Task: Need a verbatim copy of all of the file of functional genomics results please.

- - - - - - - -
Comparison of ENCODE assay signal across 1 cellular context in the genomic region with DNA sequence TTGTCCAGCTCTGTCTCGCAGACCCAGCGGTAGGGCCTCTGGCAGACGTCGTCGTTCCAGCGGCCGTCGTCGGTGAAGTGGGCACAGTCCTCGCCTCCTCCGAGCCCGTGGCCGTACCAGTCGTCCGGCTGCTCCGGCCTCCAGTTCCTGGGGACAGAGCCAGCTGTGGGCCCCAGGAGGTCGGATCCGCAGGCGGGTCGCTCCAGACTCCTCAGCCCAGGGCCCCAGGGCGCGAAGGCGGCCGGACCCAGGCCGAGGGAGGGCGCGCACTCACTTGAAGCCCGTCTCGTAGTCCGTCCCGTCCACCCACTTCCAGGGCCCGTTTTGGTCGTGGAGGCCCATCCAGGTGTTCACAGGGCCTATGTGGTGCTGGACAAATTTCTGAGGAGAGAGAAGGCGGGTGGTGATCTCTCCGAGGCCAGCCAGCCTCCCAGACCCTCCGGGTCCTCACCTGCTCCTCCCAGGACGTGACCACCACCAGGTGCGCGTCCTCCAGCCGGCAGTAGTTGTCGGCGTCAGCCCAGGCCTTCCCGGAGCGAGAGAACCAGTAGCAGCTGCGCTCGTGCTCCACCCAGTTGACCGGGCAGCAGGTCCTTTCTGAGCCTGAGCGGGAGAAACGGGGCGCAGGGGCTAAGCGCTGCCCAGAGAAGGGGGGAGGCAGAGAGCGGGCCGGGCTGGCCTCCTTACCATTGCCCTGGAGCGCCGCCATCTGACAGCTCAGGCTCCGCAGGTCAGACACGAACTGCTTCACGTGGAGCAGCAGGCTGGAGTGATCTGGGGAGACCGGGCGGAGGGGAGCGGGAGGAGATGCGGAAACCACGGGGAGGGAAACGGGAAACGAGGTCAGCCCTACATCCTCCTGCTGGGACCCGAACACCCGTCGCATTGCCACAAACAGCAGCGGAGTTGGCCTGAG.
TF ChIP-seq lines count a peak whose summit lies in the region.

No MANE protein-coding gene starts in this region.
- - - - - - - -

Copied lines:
Comparison of ENCODE assay signal across 1 cellular context in the genomic region with DNA sequence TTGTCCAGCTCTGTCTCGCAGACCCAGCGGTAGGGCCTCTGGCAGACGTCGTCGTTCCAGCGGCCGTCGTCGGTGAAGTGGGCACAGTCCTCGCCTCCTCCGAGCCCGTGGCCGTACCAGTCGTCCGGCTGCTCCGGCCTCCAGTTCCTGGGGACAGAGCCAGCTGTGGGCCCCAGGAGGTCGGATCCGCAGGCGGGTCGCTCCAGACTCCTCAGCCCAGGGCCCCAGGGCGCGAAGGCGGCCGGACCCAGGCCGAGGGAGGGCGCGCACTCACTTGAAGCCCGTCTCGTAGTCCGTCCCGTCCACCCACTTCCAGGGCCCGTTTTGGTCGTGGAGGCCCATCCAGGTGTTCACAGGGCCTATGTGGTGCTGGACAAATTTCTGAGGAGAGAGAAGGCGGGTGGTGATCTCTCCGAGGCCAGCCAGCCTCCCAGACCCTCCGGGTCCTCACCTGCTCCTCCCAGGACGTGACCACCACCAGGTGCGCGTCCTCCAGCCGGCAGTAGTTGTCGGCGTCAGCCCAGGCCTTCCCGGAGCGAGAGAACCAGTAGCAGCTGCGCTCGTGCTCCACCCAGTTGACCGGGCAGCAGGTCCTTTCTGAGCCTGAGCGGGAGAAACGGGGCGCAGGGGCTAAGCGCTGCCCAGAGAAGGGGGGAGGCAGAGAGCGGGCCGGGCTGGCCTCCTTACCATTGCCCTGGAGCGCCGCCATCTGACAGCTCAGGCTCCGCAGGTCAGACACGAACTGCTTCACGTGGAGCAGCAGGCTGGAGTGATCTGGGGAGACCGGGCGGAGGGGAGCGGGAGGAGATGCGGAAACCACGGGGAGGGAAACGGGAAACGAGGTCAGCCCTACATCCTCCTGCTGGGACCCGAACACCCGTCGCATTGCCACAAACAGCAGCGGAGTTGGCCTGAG.
TF ChIP-seq lines count a peak whose summit lies in the region.

No MANE protein-coding gene starts in this region.